Rangan’s argument suggests that we should step back and ask whether we are paying the right sort of attention to our students. We might be making progress in meeting our goals for degree completion and learning objectives, but we should press the question of whether new approaches to educational delivery actually improve students’ learning experiences and meet their needs. Instead of starting out by asking how we might integrate various technologies to support the delivery of particular content, we should be asking who our students are and why they might need a particular course or competency at all.
Rangan recommends that companies focus on understanding customers’ experiences, frustrations, and goals, and commit to assessing and improving the ways products get to “end users,” or consumers.
Christensen, in his lesser-known 2003 book, The Innovator’s Solution,written with Michael E. Raynor, actually offers a complementary recommendation, which serves as a correction to the ways many companies and educational innovators have tried to claim the “disruptive” title. He argues for looking not only at customers’ behaviors but also at their social, emotional, and other circumstances and the needs they are trying to meet. In his view, customers have various “jobs” that need to be performed, leading them to “hire” goods or services. Companies that better understand their customers’ circumstances can better predict what they need.
What if, in the next wave of innovation in higher education, colleges embraced more empathetic approaches in the design and adoption of technologies and programs? Empathy for students would better align with Rangan’s views on channel stewardship, with Christensen’s jobs-to-be-done theory, and with the philosophy of design thinking, which focuses on finding productive solutions for the benefit of certain consumers or for society as a whole. In the context of educational innovation, all these approaches would emphasize the needs of students as end users.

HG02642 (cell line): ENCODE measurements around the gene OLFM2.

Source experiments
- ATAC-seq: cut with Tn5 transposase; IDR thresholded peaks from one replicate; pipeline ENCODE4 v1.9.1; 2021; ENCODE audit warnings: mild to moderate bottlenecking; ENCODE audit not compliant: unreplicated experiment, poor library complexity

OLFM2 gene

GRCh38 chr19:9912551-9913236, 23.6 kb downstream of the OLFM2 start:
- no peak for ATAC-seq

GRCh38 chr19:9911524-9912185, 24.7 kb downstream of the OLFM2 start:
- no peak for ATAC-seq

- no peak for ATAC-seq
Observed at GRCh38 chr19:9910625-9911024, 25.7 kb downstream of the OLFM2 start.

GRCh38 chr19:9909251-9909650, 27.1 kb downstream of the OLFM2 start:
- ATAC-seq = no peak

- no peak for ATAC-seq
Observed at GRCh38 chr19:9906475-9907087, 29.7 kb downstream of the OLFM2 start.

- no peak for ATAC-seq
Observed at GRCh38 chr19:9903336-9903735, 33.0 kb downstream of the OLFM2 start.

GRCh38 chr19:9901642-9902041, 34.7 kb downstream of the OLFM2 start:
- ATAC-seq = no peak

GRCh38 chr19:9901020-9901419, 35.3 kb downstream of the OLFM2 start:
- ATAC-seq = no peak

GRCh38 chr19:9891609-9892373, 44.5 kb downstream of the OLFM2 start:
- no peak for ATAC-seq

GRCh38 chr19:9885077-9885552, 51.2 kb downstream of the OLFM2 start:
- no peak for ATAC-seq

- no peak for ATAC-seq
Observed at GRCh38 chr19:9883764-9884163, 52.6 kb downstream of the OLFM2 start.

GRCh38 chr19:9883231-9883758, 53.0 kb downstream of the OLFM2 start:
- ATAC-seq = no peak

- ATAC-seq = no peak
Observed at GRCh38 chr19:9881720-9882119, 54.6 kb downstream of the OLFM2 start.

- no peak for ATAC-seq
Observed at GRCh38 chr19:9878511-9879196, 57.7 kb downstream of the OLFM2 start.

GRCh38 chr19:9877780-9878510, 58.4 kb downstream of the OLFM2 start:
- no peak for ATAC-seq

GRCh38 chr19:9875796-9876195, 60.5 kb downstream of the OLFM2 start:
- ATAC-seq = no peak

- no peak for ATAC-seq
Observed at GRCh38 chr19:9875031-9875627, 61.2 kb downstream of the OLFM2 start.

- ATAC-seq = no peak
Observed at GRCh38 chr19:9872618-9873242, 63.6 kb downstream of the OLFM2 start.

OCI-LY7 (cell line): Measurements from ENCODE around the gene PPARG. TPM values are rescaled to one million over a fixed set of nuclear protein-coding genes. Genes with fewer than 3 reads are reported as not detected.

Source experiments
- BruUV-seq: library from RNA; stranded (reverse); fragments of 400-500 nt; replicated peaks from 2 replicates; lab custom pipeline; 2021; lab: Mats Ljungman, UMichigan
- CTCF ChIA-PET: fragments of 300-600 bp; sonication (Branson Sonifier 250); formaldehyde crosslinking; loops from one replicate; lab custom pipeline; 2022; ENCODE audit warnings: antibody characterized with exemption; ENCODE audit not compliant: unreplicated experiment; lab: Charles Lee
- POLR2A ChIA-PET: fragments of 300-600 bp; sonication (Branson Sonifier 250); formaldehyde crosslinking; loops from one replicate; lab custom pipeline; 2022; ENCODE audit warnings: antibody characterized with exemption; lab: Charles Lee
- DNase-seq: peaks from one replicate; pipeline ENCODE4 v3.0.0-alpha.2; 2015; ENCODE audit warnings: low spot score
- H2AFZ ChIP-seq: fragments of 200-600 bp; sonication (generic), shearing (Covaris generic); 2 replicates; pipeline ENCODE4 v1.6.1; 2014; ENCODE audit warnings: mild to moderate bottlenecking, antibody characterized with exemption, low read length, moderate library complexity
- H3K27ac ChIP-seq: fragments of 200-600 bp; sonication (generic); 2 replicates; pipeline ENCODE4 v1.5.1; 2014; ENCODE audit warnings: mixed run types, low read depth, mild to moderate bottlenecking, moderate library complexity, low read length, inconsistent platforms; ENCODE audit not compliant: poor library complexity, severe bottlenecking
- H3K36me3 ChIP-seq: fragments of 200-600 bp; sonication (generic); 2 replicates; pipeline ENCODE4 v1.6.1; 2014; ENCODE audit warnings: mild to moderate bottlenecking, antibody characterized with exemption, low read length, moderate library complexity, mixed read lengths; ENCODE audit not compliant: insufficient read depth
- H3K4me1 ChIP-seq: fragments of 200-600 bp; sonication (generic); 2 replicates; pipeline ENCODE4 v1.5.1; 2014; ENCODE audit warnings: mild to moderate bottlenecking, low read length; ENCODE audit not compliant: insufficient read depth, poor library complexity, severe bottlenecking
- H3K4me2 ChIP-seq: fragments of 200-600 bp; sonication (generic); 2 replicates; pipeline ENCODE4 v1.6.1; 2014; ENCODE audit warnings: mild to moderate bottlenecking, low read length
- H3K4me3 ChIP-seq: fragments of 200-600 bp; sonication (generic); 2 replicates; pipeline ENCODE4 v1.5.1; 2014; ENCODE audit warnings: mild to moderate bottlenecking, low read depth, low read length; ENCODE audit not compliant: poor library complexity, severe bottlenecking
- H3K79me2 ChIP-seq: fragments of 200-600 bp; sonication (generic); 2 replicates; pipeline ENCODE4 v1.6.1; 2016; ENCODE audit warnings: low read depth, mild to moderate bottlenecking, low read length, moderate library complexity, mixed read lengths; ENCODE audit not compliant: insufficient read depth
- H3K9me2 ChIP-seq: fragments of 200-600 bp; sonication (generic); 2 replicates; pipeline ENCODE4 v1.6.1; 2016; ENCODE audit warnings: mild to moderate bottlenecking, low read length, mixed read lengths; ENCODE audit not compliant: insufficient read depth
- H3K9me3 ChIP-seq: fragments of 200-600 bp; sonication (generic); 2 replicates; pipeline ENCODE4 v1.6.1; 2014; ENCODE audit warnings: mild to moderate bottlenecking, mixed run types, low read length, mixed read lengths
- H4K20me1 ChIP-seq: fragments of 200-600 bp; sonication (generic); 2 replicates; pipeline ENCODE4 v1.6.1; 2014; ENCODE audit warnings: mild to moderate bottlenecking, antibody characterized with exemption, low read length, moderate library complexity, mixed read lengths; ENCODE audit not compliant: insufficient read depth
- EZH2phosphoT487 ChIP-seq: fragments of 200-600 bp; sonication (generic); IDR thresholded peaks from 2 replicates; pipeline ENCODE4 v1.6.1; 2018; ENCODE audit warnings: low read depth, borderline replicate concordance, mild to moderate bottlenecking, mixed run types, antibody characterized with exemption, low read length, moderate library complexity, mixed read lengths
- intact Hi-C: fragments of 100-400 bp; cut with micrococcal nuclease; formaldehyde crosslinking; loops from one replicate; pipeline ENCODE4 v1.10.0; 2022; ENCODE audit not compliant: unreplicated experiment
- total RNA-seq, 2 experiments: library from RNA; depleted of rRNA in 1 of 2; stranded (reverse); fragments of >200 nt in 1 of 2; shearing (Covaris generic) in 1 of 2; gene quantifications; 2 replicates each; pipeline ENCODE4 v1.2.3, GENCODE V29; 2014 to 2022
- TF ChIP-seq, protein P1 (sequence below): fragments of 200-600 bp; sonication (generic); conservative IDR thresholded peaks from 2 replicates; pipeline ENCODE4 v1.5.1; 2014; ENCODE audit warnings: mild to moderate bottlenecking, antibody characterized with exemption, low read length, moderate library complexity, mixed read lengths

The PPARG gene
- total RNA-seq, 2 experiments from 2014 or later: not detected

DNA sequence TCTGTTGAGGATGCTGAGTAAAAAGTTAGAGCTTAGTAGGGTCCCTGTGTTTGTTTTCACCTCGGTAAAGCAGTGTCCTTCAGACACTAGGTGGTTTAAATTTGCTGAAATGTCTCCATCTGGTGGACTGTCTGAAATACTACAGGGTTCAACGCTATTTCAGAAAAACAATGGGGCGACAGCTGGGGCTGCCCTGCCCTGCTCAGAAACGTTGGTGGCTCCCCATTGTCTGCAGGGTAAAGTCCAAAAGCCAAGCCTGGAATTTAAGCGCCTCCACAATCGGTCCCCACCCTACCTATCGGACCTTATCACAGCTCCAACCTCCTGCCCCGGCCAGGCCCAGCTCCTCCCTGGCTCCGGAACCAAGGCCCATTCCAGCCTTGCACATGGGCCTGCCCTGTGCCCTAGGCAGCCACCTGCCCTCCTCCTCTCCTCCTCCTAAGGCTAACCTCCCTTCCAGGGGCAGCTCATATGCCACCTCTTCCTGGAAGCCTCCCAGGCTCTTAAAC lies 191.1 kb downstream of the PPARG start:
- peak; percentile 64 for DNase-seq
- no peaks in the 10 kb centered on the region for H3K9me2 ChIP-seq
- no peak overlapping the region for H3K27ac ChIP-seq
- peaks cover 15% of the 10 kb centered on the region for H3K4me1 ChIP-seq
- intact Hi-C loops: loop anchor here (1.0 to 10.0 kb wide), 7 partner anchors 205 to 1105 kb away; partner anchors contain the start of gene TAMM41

A few academic programs provide a glimpse of this philosophy in action, including courses for working adults offered through Southern New Hampshire University’s College for America, the tiers of academic support provided at Western Governors University, and an initiative underway at my own institution, the University of Texas at Austin, which is aimed at preparing more high-school students from diverse backgrounds to attend competitive colleges.
As part of our OnRamps initiative, we’re working with public school districts and teachers across the state to deliver college-level courses to thousands of high-school students, to better prepare them for the academic rigors of college. Rather than starting with what “we” want students to learn, our faculty and staff members are using the principles of design thinking and channel stewardship to focus on the needs of students and school-district partners. The approach seems to be working: The enrollment and completion rates of high-school students in these courses are growing much more quickly than we projected, without sacrificing high academic expectations.
If we really want to be radical, as a community we would prioritize empathy and channel stewardship when developing our curricula — for example, by offering more personalized programs aimed at helping students develop skills that fit their individual needs, rather than standardized marches through predefined curricular maps. We would know our students — and our institutions — much more intimately.
Student-centered education redesigned from the ground up? Now that might be a real disruptive innovation.
Harrison Keller is deputy to the president for strategy and policy and a clinical professor of public-policy practice at the University of Texas at Austin.